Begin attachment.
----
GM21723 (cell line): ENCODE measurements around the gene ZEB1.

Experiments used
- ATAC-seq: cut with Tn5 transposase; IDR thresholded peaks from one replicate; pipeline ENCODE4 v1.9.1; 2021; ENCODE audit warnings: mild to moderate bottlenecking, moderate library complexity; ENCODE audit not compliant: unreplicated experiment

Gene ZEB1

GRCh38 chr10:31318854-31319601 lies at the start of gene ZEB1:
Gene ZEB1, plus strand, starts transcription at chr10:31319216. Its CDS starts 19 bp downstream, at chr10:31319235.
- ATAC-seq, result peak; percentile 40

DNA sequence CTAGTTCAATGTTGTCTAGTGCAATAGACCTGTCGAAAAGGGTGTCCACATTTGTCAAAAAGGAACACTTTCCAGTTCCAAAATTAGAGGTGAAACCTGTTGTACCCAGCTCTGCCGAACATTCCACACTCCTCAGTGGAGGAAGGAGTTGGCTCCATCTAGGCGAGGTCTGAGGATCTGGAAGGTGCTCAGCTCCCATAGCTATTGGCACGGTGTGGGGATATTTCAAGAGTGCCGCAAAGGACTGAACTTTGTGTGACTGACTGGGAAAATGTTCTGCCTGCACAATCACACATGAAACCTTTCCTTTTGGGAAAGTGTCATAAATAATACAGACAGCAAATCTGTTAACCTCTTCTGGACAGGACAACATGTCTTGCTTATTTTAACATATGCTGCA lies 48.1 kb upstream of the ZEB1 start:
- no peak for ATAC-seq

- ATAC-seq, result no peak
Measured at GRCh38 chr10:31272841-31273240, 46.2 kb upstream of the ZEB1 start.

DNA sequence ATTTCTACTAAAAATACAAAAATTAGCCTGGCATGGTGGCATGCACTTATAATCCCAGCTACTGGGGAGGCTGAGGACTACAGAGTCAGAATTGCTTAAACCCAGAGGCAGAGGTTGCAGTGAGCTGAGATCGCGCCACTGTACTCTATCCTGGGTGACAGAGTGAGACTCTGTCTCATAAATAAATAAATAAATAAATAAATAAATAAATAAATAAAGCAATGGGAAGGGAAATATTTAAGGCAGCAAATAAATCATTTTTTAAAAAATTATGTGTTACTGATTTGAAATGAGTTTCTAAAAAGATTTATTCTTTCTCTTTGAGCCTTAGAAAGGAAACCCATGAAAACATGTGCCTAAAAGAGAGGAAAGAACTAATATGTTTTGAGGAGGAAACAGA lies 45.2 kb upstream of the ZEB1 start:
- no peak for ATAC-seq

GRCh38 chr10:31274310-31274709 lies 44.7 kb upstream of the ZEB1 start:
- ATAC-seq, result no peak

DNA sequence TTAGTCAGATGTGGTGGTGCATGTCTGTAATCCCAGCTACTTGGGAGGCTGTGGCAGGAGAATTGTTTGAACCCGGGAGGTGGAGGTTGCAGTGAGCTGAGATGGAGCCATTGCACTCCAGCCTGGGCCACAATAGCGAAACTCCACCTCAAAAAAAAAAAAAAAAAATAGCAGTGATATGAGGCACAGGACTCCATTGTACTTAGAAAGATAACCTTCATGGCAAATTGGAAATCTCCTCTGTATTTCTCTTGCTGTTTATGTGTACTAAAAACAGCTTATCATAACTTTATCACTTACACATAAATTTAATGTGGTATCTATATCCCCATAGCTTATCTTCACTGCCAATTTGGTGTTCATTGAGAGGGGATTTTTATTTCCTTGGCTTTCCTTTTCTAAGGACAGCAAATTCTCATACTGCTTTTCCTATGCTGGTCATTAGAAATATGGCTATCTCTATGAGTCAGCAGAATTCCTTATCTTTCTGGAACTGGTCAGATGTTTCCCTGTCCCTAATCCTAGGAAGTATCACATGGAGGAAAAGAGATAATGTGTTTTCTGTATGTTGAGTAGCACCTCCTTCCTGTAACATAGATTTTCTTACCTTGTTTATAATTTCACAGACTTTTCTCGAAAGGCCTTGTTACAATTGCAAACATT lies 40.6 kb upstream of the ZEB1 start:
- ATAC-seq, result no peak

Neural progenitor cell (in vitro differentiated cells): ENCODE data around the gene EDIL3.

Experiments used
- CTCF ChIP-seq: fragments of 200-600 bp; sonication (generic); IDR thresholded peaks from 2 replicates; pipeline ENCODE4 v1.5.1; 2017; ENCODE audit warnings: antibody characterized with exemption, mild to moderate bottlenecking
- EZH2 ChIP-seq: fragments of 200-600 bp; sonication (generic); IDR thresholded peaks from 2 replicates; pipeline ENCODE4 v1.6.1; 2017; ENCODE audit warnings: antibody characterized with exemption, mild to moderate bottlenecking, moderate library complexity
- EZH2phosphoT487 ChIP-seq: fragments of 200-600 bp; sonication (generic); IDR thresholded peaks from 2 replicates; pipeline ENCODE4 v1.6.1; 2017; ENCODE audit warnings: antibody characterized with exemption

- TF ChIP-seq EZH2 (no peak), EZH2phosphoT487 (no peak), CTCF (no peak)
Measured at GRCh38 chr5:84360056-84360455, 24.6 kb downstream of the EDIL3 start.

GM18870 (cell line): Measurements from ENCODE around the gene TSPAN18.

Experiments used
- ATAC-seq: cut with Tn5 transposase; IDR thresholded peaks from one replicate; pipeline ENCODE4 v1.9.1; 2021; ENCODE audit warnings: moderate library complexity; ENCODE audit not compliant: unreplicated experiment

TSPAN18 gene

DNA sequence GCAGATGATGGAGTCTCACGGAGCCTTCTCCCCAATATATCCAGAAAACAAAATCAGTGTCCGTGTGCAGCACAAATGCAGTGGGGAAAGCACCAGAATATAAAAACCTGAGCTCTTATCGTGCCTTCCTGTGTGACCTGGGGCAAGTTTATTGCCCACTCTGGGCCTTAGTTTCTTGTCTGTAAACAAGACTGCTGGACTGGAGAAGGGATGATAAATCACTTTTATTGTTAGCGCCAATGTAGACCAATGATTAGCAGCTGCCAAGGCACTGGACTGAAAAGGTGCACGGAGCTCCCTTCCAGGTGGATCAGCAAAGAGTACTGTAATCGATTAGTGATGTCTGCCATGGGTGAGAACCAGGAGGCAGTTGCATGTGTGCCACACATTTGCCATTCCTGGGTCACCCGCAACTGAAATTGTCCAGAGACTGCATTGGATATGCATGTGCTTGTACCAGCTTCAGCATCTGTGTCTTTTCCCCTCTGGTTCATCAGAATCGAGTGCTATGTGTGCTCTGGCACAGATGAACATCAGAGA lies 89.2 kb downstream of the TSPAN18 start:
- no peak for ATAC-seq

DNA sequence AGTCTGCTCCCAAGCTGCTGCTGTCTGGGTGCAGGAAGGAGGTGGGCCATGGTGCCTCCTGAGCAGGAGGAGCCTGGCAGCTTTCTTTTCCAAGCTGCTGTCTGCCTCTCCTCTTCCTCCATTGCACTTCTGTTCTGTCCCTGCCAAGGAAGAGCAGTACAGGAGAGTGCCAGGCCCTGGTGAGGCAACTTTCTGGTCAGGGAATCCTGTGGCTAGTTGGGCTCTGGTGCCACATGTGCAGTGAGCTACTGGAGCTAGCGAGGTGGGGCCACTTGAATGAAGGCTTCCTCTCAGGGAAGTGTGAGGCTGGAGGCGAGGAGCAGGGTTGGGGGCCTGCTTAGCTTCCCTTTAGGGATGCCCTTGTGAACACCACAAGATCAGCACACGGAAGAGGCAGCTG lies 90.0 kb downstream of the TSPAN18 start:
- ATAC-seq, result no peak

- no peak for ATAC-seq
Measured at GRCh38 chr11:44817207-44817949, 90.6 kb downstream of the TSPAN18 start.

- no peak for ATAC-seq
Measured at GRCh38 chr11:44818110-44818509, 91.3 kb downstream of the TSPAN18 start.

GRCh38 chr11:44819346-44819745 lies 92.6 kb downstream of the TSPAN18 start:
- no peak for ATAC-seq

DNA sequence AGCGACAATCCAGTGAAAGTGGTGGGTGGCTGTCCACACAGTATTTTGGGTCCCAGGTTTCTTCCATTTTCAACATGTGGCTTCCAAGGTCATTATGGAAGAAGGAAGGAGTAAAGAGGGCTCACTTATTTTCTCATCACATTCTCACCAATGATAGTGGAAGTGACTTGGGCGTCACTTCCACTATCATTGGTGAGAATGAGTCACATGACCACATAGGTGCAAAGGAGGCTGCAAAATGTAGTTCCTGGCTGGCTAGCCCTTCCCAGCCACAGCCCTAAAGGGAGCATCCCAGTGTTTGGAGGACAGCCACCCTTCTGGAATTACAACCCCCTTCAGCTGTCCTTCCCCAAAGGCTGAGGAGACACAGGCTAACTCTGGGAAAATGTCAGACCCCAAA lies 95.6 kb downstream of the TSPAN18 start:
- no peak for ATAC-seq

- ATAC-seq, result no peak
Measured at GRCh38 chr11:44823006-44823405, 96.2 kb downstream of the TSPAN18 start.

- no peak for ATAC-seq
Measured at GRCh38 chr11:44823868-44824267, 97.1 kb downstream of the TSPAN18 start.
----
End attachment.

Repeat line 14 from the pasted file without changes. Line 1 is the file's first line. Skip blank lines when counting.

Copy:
GRCh38 chr10:31274310-31274709 lies 44.7 kb upstream of the ZEB1 start: